Today’s writing is a guest post from a friend who is battling alcoholism in the midst of the pandemic. Their story underscores the insidious nature of addiction and the countless ways in which the disease of addiction seeks to destroy us:

I live in a rural area where some days I don’t talk to anyone, so the pandemic is not crushing me. My alcoholism loves it.

I’ve been in and out of sobriety many times. When the pandemic started, I was newly sober, again. Being alone really fed the desire to drink, because my habit is to drink alone, in my room, reading things or listening to music. To be perfectly honest, I drank a lot to ease my pain… pain of having lost people and my family who can’t be here anymore due to my habit.

One of my habits is to watch AA on Zoom. I’ve been to hundreds of meetings in the halls and of course now, on Zoom. It’s an interesting experience…. in a way, more intimate because we can see each other’s faces all at once and parts of houses and pets. But we can also be private, and do things while listening.

It always comes on so easily. I just get that feeling of needing to ease my mind, and I could drink just today. Just a couple of bottles, one time, one day. No one will know. No one will call or stop by. So easy.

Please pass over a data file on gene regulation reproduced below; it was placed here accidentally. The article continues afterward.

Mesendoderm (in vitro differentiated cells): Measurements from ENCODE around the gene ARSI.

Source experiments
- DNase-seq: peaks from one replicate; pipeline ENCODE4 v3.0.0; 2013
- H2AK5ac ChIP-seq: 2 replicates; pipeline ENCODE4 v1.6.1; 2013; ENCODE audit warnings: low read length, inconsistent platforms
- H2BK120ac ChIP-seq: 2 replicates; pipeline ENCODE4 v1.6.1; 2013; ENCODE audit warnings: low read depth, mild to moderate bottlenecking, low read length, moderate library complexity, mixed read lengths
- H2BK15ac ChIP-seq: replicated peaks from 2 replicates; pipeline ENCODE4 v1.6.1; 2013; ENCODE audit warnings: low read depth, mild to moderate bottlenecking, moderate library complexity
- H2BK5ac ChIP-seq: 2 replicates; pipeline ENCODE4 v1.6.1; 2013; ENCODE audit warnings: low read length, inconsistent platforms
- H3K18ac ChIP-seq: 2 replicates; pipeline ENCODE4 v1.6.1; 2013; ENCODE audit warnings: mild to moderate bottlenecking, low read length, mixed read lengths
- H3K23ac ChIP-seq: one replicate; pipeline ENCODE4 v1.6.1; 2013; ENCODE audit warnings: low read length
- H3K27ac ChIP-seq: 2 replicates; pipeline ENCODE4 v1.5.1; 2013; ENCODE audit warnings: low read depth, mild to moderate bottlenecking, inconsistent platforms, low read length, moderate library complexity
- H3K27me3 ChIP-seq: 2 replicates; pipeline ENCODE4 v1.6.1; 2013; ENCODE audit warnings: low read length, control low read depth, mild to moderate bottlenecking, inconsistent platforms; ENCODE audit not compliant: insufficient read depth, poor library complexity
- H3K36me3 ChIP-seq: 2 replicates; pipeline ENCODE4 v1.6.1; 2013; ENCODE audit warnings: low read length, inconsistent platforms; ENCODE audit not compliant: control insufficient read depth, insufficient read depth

I’m still having trouble managing my impulsivity and sneakiness around drinking. So I got my two bottles, and it made me happy that I had a treat. Except, like alcohol does, it takes me by the hand, with a promise that I could do it again. No one calls, no one stops by. And that day then turns into ten.

I started drinking again, all day long. Everyone is drinking it seems. What else for an alcoholic to do when we have mandatory aloneness? My little country store runs out of wine and I find it very inconvenient. The store manager apologizes and orders more for me for next week. It occurs to me that he knows I’m an alcoholic and I decide not to care.

Alcohol makes me a different person, and that person comes and goes. Now that person wears a mask, which I love. If I see someone that I know, they may not even recognize me. I’m hiding from myself, in my mask, a different person.

The last day of drinking for me started with me pouring the last 1/2 bottle into a coffee mug and drinking it while watching AA on Zoom. Some sort of thrill I got being sneaky that way. One part of me felt really dishonest, but the other person said it’s OK. My disease is bold, it’s in my face, and it’s in my brain, making choices for me. In my face, on Zoom.